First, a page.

Democrats Should Seize the Opportunity to Lead on Economic Issues | Opinion

Our economy is at a crossroads.

The record job growth and strong labor market coming out of the pandemic have created new opportunities for millions of Americans. Yet inflation and supply chain challenges have also driven up costs that are straining people's budgets. We have an economy with record low unemployment while many families are worried about their futures.

In these moments of uncertainty and upheaval, Americans look to leaders for clear communication, empathy, and direction.

Recent polls have shown that voters trusted Republicans more on economic issues, which was likely no small factor in why the GOP won the U.S. House majority in November—while a number of data points indicate that Democratic administrations have overseen more economic growth.

Why don't more Americans trust that Democrats do a better job when it comes to the economy?

One reason is that the playbook for Democrats on economic and labor issues is increasingly stale.

Too often, our party proposes the same ideas that it has for decades, holds the same congressional hearings, and fosters the same worker versus business narrative—all without achieving the kind of progress everyday Americans expect and deserve.

In other words, we are failing to meet the moment.

Instead of using the same old playbook, Democrats should instead use this session of Congress as an opportunity for new thinking, new voices, and new connections to the facts about how our economy actually operates.

Leaders in the Democratic Party must realize that we can't really claim to be pro-worker unless we're also pro-employer. America's economic strength is rooted in the dynamism of capital investments, ingenuity, and an incredible workforce. That's why we should think about workers and employers in an ecosystem, not silos.

Millions of Americans will tell you that so many of those businesses—like the ones that some in the Democratic Party are eager to put under a microscope—offer good jobs with good benefits and pathways to upward mobility.

The interests of employers and employees don't need to be at odds, no matter what Washington says. Many employers are proactively offering their workers competitive wages and benefits, skills training, and opportunities for advancement.

Rather than fueling the false narrative that our economy is a zero-sum game, or telling Americans that they must pick sides, we should view business relationships—as well as the relationships between employers and their communities—with an eye toward moving all Americans forward together, rather than pitting Americans against one another.

Continuing to pick a villain in a perceived match-up certainly taps into Americans' anger and frustration. It's a foolproof way to drive up engagement on social media and boost political fundraising.

But it doesn't actually solve any problems.

President Joe Biden delivers a primetime speech
President Joe Biden delivers a primetime speech at Independence National Historical Park on Sept. 1, 2022, in Philadelphia, Pa. Alex Wong/Getty Images

Without real changes that help everyday people, Americans grow only more cynical about the government's ability to improve our society. It becomes a destructive cycle in which everyone gets angrier, and nothing gets done.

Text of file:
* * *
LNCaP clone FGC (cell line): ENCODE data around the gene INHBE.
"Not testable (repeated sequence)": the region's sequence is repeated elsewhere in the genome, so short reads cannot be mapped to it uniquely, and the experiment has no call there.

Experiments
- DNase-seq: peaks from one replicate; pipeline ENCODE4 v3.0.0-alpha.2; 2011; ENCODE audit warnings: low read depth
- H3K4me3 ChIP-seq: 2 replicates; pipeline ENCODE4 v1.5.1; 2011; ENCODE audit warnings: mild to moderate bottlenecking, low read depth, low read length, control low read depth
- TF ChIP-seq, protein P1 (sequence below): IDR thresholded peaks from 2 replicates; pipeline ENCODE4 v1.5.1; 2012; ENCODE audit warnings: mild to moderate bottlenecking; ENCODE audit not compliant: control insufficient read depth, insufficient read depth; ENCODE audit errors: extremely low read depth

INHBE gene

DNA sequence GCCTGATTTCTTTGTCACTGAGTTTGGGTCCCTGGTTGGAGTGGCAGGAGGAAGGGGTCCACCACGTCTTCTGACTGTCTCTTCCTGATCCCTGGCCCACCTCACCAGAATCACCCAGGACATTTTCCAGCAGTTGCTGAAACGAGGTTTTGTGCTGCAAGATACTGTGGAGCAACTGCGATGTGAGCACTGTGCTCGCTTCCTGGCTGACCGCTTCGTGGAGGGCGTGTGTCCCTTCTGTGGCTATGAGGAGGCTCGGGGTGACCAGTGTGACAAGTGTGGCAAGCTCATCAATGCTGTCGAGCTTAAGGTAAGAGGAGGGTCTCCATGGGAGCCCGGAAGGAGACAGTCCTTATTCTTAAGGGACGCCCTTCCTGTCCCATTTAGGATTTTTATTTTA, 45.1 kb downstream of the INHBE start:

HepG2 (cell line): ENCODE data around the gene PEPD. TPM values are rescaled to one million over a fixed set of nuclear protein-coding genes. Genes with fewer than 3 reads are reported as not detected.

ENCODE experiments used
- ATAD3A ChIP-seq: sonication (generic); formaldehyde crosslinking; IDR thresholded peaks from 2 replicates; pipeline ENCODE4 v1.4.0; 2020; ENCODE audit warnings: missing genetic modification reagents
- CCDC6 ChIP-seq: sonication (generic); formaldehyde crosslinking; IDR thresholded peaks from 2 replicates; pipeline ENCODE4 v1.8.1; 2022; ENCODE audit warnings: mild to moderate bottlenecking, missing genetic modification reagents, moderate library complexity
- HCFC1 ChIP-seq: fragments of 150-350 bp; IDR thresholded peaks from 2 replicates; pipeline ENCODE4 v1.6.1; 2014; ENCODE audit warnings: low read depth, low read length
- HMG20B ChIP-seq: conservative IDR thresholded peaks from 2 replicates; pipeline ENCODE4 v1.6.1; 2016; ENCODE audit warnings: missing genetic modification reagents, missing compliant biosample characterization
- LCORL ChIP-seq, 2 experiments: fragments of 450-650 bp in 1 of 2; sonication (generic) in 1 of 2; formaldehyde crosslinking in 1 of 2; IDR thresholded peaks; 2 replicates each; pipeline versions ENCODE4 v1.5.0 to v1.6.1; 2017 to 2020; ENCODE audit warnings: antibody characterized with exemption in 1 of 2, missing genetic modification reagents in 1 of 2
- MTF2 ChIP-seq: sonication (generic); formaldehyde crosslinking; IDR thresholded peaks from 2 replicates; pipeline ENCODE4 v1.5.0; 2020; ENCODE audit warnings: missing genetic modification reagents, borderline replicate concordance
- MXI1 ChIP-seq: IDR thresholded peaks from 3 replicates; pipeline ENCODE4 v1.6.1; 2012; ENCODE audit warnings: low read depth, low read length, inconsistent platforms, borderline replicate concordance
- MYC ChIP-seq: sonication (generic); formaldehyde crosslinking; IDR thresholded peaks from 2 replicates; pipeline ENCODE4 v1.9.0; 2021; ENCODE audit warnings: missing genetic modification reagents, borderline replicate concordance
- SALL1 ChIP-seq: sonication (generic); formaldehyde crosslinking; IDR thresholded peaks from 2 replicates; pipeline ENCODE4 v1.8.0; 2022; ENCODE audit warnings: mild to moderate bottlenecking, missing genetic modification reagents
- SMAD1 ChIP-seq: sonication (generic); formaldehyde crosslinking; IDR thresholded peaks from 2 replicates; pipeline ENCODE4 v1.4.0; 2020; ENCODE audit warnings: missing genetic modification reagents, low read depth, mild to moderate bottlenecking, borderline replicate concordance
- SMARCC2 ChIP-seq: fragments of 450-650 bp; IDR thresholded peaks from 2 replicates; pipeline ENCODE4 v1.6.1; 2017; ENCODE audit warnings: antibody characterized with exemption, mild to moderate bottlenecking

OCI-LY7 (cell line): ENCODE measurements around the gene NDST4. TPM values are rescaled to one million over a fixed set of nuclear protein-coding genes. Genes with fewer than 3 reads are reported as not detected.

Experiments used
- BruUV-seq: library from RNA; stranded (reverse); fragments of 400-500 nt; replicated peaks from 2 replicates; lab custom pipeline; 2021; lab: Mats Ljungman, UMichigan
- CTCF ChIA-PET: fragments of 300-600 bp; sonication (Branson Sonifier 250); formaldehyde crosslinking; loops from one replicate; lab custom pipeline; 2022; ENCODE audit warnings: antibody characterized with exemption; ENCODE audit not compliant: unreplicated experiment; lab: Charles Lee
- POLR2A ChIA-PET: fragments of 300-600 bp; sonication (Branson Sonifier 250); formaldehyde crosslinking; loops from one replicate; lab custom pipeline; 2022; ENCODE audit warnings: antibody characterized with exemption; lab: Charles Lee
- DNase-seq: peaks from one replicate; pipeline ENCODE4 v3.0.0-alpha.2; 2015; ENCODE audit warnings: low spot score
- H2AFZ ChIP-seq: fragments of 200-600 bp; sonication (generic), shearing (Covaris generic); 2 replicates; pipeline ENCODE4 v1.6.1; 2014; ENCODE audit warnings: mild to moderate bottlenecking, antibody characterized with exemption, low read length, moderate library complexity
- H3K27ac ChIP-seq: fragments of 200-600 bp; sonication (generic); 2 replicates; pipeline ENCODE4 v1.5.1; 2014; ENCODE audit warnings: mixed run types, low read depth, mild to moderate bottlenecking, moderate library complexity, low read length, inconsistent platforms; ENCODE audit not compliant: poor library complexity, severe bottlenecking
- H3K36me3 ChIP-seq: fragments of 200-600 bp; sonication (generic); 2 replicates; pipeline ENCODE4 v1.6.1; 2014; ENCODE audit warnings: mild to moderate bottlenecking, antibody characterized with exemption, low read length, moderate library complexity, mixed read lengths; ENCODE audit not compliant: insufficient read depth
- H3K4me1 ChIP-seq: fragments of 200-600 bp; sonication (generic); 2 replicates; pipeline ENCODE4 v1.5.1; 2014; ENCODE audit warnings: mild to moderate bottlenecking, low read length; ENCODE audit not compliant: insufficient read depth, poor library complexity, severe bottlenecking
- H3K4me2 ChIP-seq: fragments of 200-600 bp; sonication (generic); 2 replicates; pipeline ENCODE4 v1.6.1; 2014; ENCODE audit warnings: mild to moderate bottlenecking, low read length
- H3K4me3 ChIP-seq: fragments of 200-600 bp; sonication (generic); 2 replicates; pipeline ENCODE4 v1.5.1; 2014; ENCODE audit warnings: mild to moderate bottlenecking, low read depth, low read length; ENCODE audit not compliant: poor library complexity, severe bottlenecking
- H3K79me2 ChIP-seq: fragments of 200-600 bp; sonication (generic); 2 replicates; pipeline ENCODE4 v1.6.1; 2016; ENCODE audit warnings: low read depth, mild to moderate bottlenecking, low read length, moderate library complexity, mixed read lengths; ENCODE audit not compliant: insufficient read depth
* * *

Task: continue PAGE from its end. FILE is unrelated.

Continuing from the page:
Rather than attempting to constrain businesses based on outdated notions of how our economy operates, we should consider designing policies that help employers and their workforces grow—and we must also show we're prioritizing the issues that are top-of-mind for everyday people.

In my experience, few Americans are interested in the heady debates of antiquated labor law. They just want to know why it seems that we don't have the workers we need—for instance, too few mechanics when the car breaks down, too few pilots to bring families on vacation, and unstaffed tables at their favorite restaurant. They want a world where a hard day's work pays a wage that allows them and their families to get ahead.

Americans are looking for ideas that bring these issues front and center. In this time of narrowly divided government, let's show that we can find ways to reconnect policy with reality.

I know firsthand how the American economic system is capable of greatness.

As someone who came to this country after my family fled the communist-led Socialist Republic of Vietnam, I am keenly aware of the unique opportunities afforded to citizens of the United States. We can pursue policies to strengthen our economy and ensure shared prosperity while expanding access to those opportunities.

Thanks to my parents' hard work, I secured a good education here in America and eventually became the first Vietnamese American woman elected to Congress. But for every American Dream story like mine, there are far too many people struggling to overcome structural inequities, or working hard but unable to make ends meet.

That's why we must dedicate our focus to strengthening our economy so that it works for everyone. And to do that, it's time for a refresh in how Washington, and the Democratic Party, talk about the economy.

Stephanie Murphy is a former Democratic member of Congress who represented Florida's 7th district.

The views expressed in this article are the writer's own.